Using Train-to-Code to Teach Implementation of PECS to Undergraduate Students
|ROCIO ROSALES (University of Massachusetts Lowell), Nicole Martocchio (University of Massachusetts Lowell), David A. A. Eckerman (University of North Carolina, Chapel Hill), Helena Whitlow (University of Massachusetts Lowell)|
The purpose of the present study was to assess the feasibility of an observation and coding software system (i.e., Train-To-Code [TTC]) to teach university students implementation of Phase 3A of the Picture Exchange Communication System (PECS). The software was used to develop a customized program that coached participants by presenting multiple exemplars of correct and incorrect implementation of each step of this phase of PECS. Participants were required to code specific behaviors in accordance with a taxonomy developed by the experimenters. The training program provided prompts and feedback in real time based on participants' level of performance and required mastery of seven levels of training, each with fewer prompts and feedback, until an expert level of unprompted coding performance was demonstrated. Four undergraduate students with no prior experience in the implementation of PECS were recruited. A multiple baseline design across participants was used to evaluate the effects of the training on treatment integrity performance during role-play with a confederate learner before and after training. Results showed improved performance relative to baseline following training, and maintenance of performance at 2-4 weeks follow-up. Implications of these findings for staff training in applied settings will be discussed.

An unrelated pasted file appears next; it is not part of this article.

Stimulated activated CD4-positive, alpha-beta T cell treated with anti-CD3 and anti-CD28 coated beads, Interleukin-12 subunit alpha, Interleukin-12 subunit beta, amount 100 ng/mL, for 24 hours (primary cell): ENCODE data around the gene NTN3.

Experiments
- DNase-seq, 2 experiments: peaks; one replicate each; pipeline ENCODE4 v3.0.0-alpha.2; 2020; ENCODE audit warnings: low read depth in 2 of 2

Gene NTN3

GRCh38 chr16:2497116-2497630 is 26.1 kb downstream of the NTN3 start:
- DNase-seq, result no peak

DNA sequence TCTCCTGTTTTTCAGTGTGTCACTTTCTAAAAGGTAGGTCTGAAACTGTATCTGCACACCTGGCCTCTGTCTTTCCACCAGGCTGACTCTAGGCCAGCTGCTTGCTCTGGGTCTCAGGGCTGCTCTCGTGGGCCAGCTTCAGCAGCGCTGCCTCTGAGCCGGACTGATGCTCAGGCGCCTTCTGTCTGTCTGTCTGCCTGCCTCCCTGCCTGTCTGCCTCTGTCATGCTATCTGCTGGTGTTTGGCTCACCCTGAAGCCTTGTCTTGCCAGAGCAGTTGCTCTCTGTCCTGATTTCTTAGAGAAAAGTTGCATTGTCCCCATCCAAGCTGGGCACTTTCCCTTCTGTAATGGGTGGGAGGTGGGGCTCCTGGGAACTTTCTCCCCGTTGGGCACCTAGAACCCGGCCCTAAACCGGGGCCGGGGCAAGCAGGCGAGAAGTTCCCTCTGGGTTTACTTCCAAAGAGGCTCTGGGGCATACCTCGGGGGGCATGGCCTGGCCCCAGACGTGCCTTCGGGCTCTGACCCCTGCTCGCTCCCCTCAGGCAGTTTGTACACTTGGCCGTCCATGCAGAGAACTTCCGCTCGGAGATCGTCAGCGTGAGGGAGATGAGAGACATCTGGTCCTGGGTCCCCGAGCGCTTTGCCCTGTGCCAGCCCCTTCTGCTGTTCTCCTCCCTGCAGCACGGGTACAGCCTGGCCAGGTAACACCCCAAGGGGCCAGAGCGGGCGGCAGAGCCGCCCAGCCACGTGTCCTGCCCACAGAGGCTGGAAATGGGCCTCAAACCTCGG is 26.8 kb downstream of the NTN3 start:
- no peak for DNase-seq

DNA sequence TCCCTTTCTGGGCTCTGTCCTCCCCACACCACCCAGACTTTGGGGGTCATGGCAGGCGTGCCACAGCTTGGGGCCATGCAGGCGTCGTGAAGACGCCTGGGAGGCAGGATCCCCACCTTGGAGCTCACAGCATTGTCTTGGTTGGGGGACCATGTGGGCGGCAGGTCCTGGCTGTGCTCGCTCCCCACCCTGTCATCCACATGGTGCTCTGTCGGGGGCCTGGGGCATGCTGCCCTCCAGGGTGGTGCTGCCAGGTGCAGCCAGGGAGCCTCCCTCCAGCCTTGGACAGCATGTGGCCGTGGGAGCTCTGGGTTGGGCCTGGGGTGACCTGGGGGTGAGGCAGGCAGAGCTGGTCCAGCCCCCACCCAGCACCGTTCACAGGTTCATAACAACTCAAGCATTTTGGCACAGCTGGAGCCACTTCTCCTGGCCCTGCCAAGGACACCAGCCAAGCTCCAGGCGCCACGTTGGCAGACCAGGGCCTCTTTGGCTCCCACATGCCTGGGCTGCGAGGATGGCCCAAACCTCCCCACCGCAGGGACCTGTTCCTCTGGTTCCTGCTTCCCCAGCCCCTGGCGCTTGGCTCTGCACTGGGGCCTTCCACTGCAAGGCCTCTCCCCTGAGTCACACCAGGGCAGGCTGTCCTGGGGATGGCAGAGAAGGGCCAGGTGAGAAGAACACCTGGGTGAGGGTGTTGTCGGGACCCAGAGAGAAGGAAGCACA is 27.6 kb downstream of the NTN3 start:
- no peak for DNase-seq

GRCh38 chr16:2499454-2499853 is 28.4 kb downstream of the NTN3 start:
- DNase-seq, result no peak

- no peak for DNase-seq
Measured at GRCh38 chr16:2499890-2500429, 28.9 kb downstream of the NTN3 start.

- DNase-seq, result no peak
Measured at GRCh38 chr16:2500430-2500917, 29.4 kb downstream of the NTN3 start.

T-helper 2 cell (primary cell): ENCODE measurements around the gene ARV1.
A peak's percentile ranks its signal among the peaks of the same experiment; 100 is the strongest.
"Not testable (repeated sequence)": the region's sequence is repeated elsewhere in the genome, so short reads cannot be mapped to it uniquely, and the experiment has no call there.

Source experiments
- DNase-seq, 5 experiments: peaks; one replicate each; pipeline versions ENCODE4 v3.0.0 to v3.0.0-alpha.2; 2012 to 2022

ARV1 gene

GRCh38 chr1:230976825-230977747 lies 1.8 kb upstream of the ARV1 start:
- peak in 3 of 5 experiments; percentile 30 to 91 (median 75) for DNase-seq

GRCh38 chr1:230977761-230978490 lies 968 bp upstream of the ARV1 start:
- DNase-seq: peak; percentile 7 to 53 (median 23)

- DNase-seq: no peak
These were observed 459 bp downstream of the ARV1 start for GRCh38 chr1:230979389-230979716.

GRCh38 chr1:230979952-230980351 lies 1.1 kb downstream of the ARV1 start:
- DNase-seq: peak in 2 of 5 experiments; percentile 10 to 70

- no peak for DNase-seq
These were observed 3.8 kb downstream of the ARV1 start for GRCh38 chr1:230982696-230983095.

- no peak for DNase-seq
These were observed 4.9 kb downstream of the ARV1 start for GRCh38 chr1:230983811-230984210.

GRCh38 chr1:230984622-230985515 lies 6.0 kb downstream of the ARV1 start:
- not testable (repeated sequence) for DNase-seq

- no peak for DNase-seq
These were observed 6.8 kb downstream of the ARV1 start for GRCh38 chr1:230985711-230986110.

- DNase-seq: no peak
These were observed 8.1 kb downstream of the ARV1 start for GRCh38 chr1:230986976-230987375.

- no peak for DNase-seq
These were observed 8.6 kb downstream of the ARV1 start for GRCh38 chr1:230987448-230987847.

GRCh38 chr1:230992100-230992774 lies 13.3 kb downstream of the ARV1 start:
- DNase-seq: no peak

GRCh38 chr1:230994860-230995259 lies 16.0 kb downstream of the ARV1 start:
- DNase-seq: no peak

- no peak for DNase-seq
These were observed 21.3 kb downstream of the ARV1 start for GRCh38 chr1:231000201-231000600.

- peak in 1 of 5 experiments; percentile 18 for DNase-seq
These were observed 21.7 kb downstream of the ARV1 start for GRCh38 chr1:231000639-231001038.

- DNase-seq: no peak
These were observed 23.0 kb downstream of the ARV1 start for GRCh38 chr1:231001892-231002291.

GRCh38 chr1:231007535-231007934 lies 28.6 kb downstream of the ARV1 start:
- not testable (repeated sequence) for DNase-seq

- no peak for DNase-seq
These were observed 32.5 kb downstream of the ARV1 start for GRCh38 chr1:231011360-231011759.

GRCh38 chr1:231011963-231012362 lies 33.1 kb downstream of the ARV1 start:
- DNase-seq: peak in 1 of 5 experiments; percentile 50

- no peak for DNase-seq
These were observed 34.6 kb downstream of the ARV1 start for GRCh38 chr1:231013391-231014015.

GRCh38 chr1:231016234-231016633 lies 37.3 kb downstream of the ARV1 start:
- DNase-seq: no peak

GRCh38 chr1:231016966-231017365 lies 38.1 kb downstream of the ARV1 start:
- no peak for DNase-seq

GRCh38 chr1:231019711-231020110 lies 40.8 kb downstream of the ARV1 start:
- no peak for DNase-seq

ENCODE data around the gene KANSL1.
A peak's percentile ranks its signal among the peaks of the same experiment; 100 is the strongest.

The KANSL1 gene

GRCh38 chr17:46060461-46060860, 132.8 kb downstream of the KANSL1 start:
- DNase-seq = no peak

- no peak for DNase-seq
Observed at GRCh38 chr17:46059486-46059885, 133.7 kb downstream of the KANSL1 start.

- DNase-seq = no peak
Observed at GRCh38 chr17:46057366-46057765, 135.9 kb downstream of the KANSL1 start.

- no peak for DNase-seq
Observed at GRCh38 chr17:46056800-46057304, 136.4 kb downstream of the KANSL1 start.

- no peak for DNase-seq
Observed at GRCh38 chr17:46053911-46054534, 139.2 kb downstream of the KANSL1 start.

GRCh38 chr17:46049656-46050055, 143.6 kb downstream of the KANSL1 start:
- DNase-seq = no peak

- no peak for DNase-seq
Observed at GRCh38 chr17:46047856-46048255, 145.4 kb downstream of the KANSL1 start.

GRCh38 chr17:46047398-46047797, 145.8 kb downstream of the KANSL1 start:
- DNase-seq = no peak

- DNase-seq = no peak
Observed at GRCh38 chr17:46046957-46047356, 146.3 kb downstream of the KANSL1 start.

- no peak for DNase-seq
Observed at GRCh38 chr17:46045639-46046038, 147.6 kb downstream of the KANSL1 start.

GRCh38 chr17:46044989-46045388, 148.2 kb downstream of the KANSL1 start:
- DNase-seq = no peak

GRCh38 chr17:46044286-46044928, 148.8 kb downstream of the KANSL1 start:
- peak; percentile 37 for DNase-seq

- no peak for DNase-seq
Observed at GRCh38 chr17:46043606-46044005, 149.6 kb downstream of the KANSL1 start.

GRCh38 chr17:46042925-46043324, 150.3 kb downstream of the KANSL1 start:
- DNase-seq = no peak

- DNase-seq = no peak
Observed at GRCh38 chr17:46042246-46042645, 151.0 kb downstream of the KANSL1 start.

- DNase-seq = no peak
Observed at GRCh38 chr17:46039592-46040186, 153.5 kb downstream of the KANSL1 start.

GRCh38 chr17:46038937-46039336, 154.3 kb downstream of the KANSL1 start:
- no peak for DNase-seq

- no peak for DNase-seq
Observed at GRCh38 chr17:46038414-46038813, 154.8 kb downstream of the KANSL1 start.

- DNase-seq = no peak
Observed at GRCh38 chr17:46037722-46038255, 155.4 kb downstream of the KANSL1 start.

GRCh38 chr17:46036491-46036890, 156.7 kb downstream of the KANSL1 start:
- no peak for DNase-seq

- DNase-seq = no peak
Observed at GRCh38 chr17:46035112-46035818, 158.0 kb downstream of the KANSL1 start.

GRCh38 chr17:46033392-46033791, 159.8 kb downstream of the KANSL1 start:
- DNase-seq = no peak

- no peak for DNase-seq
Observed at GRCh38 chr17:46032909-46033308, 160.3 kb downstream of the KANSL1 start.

|A Preliminary Investigation of Train to Code for Teaching Match-to-Sample Skills|
|RYLAND K. BAKER (Western New England University; New England Center for Children), Kelly James (New England Center for Children), Danielle Dickie (New England Center for Children), Allen J. Karsina (New England Center for Children), David A. A. Eckerman (University of North Carolina, Chapel Hill)|